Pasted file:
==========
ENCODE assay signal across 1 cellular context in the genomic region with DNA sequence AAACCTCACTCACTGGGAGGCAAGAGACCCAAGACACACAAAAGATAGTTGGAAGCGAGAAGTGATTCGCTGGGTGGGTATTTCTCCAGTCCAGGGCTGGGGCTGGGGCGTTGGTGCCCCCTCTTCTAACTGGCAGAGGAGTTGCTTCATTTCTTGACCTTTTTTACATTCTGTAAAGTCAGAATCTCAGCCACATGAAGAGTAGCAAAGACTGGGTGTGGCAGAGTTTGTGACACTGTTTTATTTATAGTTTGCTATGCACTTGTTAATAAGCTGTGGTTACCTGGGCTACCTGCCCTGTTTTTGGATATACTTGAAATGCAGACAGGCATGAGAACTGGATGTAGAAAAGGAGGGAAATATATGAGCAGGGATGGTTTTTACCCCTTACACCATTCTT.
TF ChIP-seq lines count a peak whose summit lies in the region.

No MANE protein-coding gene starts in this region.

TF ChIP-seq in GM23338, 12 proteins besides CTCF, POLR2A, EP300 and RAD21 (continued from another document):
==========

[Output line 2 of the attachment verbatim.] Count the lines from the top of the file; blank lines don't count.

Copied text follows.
TF ChIP-seq lines count a peak whose summit lies in the region.